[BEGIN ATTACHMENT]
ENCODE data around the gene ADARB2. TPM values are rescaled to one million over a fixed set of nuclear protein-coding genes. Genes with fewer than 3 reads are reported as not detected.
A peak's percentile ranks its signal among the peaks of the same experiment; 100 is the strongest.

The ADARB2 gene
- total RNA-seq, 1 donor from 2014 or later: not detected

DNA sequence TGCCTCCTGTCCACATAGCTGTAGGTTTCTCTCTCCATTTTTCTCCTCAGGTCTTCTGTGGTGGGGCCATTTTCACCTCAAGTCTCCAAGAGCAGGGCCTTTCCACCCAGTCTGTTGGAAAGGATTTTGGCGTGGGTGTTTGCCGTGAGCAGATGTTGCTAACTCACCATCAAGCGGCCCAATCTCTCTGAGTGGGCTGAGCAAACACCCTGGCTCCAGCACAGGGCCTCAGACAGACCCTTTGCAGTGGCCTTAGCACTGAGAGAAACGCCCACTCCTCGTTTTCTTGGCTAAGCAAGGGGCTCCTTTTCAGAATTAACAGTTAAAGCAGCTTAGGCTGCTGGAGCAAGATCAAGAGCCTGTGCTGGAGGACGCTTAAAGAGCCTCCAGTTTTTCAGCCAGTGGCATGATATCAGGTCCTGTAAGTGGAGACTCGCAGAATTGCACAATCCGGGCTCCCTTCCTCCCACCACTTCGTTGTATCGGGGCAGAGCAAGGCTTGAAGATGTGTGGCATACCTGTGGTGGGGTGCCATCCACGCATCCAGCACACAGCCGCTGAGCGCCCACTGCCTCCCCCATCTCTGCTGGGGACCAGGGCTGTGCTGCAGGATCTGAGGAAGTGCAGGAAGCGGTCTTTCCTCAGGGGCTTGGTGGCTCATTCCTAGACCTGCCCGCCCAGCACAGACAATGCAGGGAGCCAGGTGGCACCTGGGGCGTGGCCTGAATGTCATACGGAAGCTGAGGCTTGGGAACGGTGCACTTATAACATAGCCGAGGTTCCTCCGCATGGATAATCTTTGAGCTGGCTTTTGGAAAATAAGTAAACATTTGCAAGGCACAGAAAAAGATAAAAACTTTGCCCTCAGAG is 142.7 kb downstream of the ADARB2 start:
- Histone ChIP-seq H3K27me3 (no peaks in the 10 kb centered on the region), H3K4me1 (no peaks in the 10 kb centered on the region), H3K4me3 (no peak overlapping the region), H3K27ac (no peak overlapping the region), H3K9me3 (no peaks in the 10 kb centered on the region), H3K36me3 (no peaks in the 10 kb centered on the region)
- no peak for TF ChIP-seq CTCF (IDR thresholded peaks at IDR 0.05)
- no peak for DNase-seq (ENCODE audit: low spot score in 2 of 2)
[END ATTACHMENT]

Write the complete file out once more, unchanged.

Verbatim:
ENCODE data around the gene ADARB2. TPM values are rescaled to one million over a fixed set of nuclear protein-coding genes. Genes with fewer than 3 reads are reported as not detected.
A peak's percentile ranks its signal among the peaks of the same experiment; 100 is the strongest.

The ADARB2 gene
- total RNA-seq, 1 donor from 2014 or later: not detected

DNA sequence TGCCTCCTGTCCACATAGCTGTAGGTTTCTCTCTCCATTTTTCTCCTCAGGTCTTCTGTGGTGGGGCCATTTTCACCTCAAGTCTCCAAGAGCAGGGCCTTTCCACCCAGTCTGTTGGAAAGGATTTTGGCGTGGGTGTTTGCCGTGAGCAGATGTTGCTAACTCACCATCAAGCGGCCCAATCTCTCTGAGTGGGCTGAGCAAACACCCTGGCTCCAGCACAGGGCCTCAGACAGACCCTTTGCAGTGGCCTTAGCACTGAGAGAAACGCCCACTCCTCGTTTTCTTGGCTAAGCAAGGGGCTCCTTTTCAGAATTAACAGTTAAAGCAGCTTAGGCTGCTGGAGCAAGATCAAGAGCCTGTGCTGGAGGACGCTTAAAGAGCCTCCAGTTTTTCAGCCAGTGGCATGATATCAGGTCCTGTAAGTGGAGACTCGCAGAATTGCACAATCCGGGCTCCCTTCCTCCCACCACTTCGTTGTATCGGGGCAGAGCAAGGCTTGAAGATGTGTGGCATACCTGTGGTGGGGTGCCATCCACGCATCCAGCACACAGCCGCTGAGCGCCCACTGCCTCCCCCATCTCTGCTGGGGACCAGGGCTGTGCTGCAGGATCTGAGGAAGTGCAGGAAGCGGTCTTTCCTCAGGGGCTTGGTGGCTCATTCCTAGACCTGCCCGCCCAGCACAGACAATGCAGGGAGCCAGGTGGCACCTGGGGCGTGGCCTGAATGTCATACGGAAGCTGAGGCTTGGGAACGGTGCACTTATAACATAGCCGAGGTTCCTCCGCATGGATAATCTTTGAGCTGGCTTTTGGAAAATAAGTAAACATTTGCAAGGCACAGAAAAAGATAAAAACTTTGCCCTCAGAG is 142.7 kb downstream of the ADARB2 start:
- Histone ChIP-seq H3K27me3 (no peaks in the 10 kb centered on the region), H3K4me1 (no peaks in the 10 kb centered on the region), H3K4me3 (no peak overlapping the region), H3K27ac (no peak overlapping the region), H3K9me3 (no peaks in the 10 kb centered on the region), H3K36me3 (no peaks in the 10 kb centered on the region)
- no peak for TF ChIP-seq CTCF (IDR thresholded peaks at IDR 0.05)
- no peak for DNase-seq (ENCODE audit: low spot score in 2 of 2)